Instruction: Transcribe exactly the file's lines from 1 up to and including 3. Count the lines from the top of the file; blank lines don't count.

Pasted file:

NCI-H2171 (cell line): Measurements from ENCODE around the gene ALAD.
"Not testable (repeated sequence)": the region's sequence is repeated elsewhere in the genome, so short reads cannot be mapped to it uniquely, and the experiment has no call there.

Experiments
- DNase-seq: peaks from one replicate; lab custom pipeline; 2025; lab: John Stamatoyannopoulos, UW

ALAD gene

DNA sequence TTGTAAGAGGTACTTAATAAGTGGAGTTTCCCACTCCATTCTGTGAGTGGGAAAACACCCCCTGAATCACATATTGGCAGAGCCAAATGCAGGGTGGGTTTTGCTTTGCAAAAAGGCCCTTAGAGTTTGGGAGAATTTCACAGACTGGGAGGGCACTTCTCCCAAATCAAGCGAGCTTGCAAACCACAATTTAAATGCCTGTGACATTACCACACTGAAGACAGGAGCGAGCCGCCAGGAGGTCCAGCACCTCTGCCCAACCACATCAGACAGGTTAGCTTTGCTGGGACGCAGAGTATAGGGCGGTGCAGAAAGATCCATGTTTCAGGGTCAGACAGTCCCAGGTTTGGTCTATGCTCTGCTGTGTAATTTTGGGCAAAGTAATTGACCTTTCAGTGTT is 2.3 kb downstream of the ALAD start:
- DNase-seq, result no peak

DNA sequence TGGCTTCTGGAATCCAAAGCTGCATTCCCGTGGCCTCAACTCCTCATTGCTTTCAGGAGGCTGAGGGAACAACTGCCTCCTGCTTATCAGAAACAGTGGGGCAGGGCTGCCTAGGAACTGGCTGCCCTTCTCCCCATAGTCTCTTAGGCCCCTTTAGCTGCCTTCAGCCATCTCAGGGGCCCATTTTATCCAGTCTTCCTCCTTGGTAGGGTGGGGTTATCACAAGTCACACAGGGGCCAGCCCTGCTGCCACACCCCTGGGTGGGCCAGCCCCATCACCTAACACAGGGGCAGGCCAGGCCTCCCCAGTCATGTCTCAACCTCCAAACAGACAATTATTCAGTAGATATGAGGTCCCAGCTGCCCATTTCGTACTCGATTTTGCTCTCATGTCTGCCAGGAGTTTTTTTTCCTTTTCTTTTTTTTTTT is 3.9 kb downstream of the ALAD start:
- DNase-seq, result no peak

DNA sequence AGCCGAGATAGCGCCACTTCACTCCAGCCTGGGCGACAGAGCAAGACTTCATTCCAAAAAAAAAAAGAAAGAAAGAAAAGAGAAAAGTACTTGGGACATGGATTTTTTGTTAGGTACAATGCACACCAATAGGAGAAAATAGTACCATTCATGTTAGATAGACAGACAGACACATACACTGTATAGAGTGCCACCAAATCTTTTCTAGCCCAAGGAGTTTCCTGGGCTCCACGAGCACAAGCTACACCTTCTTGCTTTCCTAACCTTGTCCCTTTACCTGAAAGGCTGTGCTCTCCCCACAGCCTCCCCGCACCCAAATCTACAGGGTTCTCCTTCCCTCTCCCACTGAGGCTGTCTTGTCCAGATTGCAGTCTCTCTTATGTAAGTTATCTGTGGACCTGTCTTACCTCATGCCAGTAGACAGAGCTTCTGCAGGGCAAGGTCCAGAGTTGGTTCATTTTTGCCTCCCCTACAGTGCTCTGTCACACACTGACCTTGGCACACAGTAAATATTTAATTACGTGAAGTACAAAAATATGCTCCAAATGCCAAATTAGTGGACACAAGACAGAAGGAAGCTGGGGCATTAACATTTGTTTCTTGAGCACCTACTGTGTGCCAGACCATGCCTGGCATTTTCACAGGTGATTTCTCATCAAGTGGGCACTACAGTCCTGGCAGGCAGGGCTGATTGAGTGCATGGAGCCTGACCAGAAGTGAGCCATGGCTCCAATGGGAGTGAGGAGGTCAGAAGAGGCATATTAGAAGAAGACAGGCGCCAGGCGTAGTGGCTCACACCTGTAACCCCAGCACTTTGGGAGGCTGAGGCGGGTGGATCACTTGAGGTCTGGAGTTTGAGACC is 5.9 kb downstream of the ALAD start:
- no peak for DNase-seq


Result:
NCI-H2171 (cell line): Measurements from ENCODE around the gene ALAD.
"Not testable (repeated sequence)": the region's sequence is repeated elsewhere in the genome, so short reads cannot be mapped to it uniquely, and the experiment has no call there.

Experiments